Attackers Spoof Microsoft Teams


Attackers Spoof Microsoft Teams

Cyber-criminals are impersonating a popular Microsoft messaging service to steal employees' Office 365 login credentials in a newly detected attack that has hit up to 50,000 mailboxes. 

The campaign, discovered by researchers at Abnormal Security, targets Office users with an automated message that appears to be sent from communication tool Microsoft Teams. 

"The email is sent from the display name, ‘There’s new activity in Teams’, making it appear like an automated notification from Microsoft Teams," said researchers.

"It appears to notify the recipient that their teammates are trying to reach them and urges the recipient to click on ‘Reply in Teams’."

Victims who take the bait and click on any of the three links included in the message are directed to a malicious phishing page where they are asked to enter their email and password.

"The link landing page also looks convincingly like a Microsoft login page with the start of the URL containing ‘microsftteams’, lending further credence," noted researchers.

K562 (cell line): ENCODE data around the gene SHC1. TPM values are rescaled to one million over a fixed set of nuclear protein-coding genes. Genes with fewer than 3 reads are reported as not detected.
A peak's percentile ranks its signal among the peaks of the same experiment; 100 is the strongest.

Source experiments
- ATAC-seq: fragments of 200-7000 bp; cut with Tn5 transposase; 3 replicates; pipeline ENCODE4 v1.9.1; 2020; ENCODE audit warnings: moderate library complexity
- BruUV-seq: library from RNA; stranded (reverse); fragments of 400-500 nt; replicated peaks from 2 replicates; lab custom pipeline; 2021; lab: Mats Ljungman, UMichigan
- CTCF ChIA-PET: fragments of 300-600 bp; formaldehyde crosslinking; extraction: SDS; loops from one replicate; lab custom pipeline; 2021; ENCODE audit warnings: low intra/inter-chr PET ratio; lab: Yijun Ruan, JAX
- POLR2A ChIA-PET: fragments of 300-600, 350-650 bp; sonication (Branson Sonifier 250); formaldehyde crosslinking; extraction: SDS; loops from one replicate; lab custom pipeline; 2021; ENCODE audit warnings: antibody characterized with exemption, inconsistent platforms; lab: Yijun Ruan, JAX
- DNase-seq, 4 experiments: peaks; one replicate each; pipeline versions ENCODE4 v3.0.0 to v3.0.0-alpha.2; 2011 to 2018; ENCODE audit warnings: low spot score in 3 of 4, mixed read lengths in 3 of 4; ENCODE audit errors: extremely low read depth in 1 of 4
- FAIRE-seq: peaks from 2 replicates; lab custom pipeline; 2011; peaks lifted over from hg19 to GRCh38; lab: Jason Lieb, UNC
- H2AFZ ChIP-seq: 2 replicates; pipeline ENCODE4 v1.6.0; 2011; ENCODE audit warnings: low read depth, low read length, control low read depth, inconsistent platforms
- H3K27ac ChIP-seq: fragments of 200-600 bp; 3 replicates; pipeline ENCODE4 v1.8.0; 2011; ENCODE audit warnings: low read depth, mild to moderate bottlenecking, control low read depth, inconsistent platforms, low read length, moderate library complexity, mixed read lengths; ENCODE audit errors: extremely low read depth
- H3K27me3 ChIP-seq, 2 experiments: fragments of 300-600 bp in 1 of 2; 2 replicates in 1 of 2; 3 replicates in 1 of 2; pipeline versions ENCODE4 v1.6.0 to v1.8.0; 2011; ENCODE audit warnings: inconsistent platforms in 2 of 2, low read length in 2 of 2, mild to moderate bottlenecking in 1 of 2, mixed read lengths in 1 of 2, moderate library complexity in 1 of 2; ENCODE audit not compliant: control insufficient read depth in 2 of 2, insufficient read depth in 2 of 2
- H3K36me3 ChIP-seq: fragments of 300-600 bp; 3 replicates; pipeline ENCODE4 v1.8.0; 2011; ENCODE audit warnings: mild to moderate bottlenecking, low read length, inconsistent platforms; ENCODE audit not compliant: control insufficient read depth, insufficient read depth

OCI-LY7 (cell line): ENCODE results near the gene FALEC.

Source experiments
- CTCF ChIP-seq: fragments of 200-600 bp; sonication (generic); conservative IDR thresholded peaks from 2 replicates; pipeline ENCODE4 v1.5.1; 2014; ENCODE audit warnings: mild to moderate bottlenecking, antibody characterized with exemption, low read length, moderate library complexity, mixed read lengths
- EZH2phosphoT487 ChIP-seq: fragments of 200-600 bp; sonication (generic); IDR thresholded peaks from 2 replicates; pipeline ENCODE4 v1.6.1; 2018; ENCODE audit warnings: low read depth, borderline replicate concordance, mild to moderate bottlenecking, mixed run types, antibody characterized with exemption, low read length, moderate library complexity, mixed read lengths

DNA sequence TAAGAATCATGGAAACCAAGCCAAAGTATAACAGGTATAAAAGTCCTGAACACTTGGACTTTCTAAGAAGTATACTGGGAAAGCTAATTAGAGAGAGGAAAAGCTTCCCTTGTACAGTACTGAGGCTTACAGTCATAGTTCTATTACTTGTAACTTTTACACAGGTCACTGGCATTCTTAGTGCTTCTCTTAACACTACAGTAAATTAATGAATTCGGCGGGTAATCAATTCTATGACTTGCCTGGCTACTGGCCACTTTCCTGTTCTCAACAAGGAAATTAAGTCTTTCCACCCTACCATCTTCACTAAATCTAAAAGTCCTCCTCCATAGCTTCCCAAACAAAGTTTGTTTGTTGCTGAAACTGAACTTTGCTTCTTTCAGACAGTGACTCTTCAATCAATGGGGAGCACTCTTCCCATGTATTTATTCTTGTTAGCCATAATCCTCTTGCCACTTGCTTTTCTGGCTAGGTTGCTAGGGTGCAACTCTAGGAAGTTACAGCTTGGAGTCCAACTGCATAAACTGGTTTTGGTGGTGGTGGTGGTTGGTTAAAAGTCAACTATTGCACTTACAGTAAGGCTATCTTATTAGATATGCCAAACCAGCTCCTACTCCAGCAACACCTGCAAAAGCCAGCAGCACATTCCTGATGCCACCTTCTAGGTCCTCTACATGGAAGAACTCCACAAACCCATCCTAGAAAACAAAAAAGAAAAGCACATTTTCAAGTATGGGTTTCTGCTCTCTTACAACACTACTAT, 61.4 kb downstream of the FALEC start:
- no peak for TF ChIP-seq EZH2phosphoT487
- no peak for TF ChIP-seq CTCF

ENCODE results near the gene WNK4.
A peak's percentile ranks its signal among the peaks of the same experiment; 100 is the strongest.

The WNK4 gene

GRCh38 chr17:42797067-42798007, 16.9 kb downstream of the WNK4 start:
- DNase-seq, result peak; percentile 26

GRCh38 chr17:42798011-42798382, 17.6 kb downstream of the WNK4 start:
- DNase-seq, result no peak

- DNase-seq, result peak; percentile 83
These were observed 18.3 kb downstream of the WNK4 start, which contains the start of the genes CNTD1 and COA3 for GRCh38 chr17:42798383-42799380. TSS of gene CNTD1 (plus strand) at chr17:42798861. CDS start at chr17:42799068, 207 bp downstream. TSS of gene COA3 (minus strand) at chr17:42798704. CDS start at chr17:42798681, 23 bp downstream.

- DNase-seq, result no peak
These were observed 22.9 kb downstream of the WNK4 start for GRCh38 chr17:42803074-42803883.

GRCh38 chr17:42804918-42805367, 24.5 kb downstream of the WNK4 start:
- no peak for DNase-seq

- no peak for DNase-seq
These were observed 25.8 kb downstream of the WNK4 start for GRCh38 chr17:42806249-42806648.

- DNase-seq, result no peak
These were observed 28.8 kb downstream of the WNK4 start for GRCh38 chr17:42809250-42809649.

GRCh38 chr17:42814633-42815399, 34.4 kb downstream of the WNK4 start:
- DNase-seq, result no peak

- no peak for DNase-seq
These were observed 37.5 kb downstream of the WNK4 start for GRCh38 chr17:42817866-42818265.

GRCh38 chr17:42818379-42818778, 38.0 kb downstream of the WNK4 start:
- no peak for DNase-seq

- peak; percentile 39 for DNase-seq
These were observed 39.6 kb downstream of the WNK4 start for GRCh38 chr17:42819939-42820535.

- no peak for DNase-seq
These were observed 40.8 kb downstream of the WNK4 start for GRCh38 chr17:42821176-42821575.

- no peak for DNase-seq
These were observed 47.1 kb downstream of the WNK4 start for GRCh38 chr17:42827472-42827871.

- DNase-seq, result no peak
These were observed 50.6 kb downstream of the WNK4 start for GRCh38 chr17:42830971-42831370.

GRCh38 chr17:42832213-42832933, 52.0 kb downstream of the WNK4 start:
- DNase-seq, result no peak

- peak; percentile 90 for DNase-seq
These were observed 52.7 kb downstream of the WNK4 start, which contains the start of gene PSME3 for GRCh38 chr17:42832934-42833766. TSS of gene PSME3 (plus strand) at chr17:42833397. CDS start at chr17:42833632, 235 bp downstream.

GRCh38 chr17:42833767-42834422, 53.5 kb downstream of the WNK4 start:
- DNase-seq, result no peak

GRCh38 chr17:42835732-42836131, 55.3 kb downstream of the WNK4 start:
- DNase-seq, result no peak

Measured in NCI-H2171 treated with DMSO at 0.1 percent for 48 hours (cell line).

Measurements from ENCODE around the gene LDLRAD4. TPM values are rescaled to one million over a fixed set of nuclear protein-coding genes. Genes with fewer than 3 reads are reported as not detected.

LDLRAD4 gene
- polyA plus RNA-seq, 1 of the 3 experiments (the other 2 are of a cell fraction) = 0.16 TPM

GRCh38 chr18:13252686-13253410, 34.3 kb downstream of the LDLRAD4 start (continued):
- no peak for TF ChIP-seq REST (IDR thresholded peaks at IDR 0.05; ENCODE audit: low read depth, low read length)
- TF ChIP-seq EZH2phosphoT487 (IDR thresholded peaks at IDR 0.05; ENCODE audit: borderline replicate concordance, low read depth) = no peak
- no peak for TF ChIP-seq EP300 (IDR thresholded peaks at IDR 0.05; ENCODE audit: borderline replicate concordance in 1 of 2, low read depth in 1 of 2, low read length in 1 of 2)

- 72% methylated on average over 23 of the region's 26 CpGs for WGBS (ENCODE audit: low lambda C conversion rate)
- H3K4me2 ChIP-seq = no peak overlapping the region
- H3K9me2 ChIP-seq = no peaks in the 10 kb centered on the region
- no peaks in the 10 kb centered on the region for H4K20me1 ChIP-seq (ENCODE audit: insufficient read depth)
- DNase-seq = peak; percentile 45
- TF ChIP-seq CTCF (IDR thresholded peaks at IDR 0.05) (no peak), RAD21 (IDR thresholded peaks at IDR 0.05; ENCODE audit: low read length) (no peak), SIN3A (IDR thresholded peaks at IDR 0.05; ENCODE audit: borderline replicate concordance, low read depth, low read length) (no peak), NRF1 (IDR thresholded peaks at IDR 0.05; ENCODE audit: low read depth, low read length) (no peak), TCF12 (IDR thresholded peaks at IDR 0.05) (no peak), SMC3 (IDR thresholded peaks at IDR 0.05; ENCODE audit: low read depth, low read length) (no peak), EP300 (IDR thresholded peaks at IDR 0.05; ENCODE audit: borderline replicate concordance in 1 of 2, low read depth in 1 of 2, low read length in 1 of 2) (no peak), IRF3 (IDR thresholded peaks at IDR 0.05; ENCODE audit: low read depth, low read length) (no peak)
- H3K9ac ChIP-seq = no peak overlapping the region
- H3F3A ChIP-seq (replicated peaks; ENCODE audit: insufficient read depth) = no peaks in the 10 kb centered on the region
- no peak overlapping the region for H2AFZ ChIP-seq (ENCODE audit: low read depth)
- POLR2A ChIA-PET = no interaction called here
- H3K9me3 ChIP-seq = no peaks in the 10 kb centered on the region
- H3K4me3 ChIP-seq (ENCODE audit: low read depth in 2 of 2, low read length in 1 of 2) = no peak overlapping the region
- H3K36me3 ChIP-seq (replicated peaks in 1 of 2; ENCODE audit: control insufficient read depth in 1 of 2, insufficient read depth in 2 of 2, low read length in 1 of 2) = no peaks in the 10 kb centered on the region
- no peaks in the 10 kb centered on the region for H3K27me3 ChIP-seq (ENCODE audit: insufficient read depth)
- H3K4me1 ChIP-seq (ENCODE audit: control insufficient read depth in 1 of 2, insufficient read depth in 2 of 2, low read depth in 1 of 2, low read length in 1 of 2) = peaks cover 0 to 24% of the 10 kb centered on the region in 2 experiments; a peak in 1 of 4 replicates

Victims who enter their credentials risk exposing sensitive information stored on their account and giving attackers a foothold into the company's corporate network for more sophisticated BEC attacks. 

"Should recipients fall victim to this attack, their login credentials as well as any other information stored on their account will be compromised," wrote researchers.

The attack exploits both the instantaneous nature of the communication tool and its rise in popularity triggered by the outbreak of COVID-19.

"Because Microsoft Teams is an instant messaging service, recipients of this notification might be more apt to click on it so that they can respond quickly to whatever message they think they may have missed based on the notification," noted researchers. 

News of this new attack follows the discovery of two other similar campaigns by Abnormal Security in May 2020, in which threat actors spoofed Microsoft Teams to steal credentials. 

Describing the earlier campaigns, researchers noted: "These attackers crafted convincing emails that impersonate automated notification emails from Microsoft Teams. The landing pages that host both attacks look identical to the real webpages, and the imagery used is copied from actual notifications and emails from this provider."

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